History corner: The Cork man who ran himself into history

John Lordan was born in Bandon, Cork, in 1876. Historian and media student, Kevin O’Brien, reveals a compelling story of how, after migration to America, he made a name for himself as a long distance runner, winning the 1903 Boston Marathon and competing in the strangest Olympic race ever held at the 1904 St Louis games.

The Boston Marathon is one of the world’s oldest annual races and has become one of the most prestigious on the racing calendar.

In 2014, one year after the marathon bombings that shocked Boston and the world, Meb Keflezighi took victory wearing the names of the victims who died 12 months earlier on his race bib. He was the first American winner in over thirty years.

It was a fitting result for the historic marathon that was making a comeback in the face of adversity.

Ireland has a long association with the famous race, which was first held in 1897.

Neil Cusack, from Limerick, has long been recognised as the only Irish winner, achieving the remarkable fete in 1974 among a very strong field of runners. 

However, Cusack was not the first man born on these shores to win in Boston.

John Charles Lordan was born in Bandon, Co. Cork, in 1876. Before the turn of the century, Lordan emigrated to the US and lived in Cambridge in the Boston metropolitan area. At this time, Cambridge was producing a number of fine long distance runners, such as Thomas Hicks who won the Olympic marathon in 1904, albeit in questionable circumstances.

Going into the 1903 Boston marathon, Lordan was not fancied as a favourite. He had finished fifth and third in 1901 and 1902 respectively, but these performances did not mark him out among the favourites.

The stellar field included the defending Canadian champion, Sammy Mellor Jr., and John P. Caffrey, winner in 1900 and 1901 who was second generation Irish. These two men were expected to do battle for the win.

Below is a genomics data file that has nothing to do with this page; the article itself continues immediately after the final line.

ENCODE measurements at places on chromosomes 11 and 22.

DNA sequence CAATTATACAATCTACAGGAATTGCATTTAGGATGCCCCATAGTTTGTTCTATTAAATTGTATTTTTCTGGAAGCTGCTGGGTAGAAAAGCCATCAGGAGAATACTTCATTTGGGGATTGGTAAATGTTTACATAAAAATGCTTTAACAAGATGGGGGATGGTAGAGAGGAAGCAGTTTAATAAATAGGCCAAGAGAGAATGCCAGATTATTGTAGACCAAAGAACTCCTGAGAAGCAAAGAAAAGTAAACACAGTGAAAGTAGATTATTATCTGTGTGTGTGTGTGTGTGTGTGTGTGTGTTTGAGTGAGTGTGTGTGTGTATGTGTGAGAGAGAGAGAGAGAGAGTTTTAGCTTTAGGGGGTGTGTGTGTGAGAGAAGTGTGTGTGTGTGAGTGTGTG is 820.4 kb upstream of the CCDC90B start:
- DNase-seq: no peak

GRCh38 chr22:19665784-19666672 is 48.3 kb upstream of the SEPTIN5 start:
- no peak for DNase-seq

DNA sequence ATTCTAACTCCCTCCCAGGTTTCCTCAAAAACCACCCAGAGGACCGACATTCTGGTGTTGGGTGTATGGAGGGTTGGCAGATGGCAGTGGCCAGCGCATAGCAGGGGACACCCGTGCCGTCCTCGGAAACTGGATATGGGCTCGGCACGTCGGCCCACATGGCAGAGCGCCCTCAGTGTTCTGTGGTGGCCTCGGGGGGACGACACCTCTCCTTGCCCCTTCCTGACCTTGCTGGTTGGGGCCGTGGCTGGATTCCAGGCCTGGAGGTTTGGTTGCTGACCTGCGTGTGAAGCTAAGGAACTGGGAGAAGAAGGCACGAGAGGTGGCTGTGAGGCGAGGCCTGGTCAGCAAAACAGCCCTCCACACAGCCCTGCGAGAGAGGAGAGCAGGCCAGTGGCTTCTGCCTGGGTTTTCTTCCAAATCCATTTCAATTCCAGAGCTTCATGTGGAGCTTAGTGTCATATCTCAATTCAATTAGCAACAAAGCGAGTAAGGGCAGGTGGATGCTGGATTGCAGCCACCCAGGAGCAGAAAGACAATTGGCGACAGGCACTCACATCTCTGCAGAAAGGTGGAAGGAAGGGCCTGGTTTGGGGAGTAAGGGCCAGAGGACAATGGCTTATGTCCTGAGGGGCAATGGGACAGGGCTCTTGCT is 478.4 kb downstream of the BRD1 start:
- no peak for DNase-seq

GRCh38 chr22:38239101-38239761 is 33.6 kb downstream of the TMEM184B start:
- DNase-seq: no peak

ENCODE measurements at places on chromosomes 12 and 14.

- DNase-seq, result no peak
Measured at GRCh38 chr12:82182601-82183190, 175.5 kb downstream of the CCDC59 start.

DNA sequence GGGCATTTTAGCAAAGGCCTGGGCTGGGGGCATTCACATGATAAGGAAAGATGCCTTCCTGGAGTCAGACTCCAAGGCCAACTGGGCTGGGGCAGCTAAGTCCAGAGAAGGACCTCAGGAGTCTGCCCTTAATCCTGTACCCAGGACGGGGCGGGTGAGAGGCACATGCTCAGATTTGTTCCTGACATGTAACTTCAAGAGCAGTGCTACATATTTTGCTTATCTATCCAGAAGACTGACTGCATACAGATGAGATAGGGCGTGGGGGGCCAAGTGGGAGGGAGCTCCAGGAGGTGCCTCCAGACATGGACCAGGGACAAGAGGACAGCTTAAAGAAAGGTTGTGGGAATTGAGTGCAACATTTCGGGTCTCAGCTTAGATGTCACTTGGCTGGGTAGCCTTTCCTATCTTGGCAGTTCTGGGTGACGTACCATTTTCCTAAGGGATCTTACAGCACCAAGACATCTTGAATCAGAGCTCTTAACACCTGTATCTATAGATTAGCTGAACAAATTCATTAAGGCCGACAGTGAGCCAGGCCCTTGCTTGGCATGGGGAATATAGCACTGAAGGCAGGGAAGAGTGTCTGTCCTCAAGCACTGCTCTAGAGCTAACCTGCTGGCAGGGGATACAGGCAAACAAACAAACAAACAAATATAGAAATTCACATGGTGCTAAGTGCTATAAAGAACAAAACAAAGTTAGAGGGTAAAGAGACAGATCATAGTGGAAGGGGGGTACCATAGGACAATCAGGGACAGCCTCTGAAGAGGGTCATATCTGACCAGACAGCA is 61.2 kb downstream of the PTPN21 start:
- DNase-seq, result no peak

On the day of the event, Lordan was taken ill and advised not to run by his doctor. Reluctant to withdraw, he took his position at the starting line anyway. Early in the race, leg cramps and stomach troubles hindered the Bandon man.

Mellor Jr. and Caffery led the race strongly from the outset. Eventually, Lordan’s cramps eased and he would get himself to within sight of the two leaders. Caffrey pulled out 15 miles into the race.

He struggled to maintain the pace of Mellor Jr. and had also been passed by Lordan. Lordan was now in second place but gaining time on Mellor Jr. The Canadian began to struggle himself, perhaps due to the fast pace he and Caffrey had set out at from the start. Lordan powered on to catch Mellor Jr. with less than 3 miles to go, overtaking him at the same time.

The defending champion was seen walking down Boston’s Heartbreak Hill, trying his best to get into a stride and back into the lead. However, Lordan was not to be caught.

He finished in a contemporarily outstanding time of 2:41:29. Mellor Jr. managed to hold onto second place, finishing 6 minutes behind Lordan.

The Boston Globe ran a front page headline on the race which read, “Marathon Run a Race of Marvels”.